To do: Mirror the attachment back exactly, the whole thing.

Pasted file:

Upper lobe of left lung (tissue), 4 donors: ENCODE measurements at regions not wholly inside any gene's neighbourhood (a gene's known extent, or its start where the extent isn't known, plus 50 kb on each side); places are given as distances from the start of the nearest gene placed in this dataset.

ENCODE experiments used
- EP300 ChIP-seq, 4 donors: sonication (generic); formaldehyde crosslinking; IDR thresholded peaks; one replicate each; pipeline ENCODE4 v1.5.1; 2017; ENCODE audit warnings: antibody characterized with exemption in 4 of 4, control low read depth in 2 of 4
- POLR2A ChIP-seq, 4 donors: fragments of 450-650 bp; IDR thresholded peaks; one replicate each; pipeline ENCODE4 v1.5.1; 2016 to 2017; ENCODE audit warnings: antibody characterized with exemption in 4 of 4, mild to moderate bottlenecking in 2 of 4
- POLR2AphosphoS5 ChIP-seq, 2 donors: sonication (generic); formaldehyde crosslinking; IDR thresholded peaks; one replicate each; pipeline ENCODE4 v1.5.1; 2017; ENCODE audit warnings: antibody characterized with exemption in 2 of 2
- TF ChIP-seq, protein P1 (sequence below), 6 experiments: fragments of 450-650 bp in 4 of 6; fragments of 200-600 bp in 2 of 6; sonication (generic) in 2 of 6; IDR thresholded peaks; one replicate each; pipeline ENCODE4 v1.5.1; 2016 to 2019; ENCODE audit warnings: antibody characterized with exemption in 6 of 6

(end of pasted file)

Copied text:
Upper lobe of left lung (tissue), 4 donors: ENCODE measurements at regions not wholly inside any gene's neighbourhood (a gene's known extent, or its start where the extent isn't known, plus 50 kb on each side); places are given as distances from the start of the nearest gene placed in this dataset.

ENCODE experiments used
- EP300 ChIP-seq, 4 donors: sonication (generic); formaldehyde crosslinking; IDR thresholded peaks; one replicate each; pipeline ENCODE4 v1.5.1; 2017; ENCODE audit warnings: antibody characterized with exemption in 4 of 4, control low read depth in 2 of 4
- POLR2A ChIP-seq, 4 donors: fragments of 450-650 bp; IDR thresholded peaks; one replicate each; pipeline ENCODE4 v1.5.1; 2016 to 2017; ENCODE audit warnings: antibody characterized with exemption in 4 of 4, mild to moderate bottlenecking in 2 of 4
- POLR2AphosphoS5 ChIP-seq, 2 donors: sonication (generic); formaldehyde crosslinking; IDR thresholded peaks; one replicate each; pipeline ENCODE4 v1.5.1; 2017; ENCODE audit warnings: antibody characterized with exemption in 2 of 2
- TF ChIP-seq, protein P1 (sequence below), 6 experiments: fragments of 450-650 bp in 4 of 6; fragments of 200-600 bp in 2 of 6; sonication (generic) in 2 of 6; IDR thresholded peaks; one replicate each; pipeline ENCODE4 v1.5.1; 2016 to 2019; ENCODE audit warnings: antibody characterized with exemption in 6 of 6